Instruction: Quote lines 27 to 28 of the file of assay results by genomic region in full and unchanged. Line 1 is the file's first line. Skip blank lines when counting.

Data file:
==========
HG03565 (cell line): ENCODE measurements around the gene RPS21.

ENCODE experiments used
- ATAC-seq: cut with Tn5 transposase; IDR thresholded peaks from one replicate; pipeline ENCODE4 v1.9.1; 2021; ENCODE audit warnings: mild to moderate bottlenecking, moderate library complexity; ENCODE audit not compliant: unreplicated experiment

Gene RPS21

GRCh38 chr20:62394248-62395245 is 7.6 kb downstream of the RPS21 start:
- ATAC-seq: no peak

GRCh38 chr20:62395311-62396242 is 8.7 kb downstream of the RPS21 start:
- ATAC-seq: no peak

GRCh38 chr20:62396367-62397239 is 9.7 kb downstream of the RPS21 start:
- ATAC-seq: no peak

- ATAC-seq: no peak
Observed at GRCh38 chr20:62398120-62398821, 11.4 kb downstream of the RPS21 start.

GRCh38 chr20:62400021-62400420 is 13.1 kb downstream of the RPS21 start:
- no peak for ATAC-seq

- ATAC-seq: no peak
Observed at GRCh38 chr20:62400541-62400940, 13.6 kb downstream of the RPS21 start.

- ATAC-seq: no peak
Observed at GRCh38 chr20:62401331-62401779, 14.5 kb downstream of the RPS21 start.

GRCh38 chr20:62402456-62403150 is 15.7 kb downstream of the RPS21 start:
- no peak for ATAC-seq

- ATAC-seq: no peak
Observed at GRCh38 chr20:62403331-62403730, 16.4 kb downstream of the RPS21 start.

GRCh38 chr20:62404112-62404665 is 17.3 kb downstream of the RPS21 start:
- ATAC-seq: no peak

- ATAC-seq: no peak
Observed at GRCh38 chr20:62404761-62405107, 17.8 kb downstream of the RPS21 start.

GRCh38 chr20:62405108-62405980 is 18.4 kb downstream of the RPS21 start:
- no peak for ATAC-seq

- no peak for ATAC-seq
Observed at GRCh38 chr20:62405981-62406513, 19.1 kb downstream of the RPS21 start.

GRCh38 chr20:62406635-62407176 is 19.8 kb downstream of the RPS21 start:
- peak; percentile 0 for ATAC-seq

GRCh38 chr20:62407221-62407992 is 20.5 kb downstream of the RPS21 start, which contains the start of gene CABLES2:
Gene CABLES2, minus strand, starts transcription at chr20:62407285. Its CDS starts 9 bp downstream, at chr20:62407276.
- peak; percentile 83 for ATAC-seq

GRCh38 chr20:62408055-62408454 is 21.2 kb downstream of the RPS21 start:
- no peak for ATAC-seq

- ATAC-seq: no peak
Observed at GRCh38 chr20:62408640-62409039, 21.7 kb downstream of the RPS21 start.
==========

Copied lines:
GRCh38 chr20:62405108-62405980 is 18.4 kb downstream of the RPS21 start:
- no peak for ATAC-seq